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Intellectual Property Rights (IPRs) are legal rights that are granted to a person’s creative and artistic work, invention, discovery, literary work or words, phrases, symbols or designs. The owners of Intellectual Property are granted certain exclusive rights through which they use their property without any disturbance and can prevent the misuse of their property.
Copyright is one of the Intellectual Property Rights given to the creator of any literary, dramatic, musical and artistic works and producers of cinematograph films and sound recordings. A copyright denoted the right to reproduce, communicate to the public, adapt and translate the work.
When it comes to software programmes, they are considered as ‘literary work’ within the meaning of Copyright Act, 1957. Literary work includes computer programs, tables and compilations including computer databases in any tangible form.
A literary work that is original is protected under the copyright laws in India. The work must not be a copy of another work and the author i.e. the creator of computer software must have spent sufficient efforts and skills to create the computer programme.
To obtain a software Copyright in India, the developer has to simply record the programme on a tangible medium. As soon as the work is embodied in a medium like ROM, diskette, magnetic tape, etc, it becomes eligible for Copyright protection.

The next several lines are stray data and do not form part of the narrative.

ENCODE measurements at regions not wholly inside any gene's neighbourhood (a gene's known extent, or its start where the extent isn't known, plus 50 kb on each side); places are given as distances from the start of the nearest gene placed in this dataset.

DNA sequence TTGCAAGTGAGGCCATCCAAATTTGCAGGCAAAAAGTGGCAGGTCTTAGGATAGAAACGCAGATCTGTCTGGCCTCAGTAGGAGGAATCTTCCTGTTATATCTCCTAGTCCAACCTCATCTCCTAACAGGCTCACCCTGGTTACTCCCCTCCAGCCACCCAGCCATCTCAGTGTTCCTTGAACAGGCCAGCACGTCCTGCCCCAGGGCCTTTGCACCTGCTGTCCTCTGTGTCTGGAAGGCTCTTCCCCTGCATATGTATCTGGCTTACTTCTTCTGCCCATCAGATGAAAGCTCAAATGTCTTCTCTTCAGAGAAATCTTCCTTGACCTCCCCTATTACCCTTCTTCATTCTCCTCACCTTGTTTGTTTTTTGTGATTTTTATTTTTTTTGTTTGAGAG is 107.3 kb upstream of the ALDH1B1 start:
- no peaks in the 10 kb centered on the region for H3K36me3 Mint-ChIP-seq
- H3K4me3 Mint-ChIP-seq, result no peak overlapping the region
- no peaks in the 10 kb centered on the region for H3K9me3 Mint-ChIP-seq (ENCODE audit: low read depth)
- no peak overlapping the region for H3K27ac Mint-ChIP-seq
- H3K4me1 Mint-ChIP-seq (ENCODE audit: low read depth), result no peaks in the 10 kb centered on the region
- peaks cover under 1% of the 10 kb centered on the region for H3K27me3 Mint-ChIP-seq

The Indian Copyright laws for software protection prohibit copying the structure and design of a software programme, along with its graphics, sounds and appearance. Though the source code contains information pertaining to writing and understanding the program, it is generally the object code that is protected by a copyright.
A computer software or computer programme can be registered under the Copyright Law on the basis of either the source code or object code as the Indian Copyright Office considers both as counterparts for the purpose of software registration.
To get a software copyright, an application has to be filed with the Copyright Office that contains the complete application form, application fees and a deposit, which are non-refundable. The application form contains the copies of the work which is applied to be registered.
The copyright registration comes into effect from the date the Copyright Office receives all the documents. The time needed to process applications varies depending on the amount of material the Office is receiving and the method of application.
Under the copyright laws in India, the creator of a computer programme is given the following rights in their copyrighted work:
Creator of a software can file an infringement suit against any person who violates their above-mentioned rights or undertakes any activity that indirectly infringes upon a registered trademark. However, the copyright laws in India clarify that the following acts do not constitute software copyright infringement: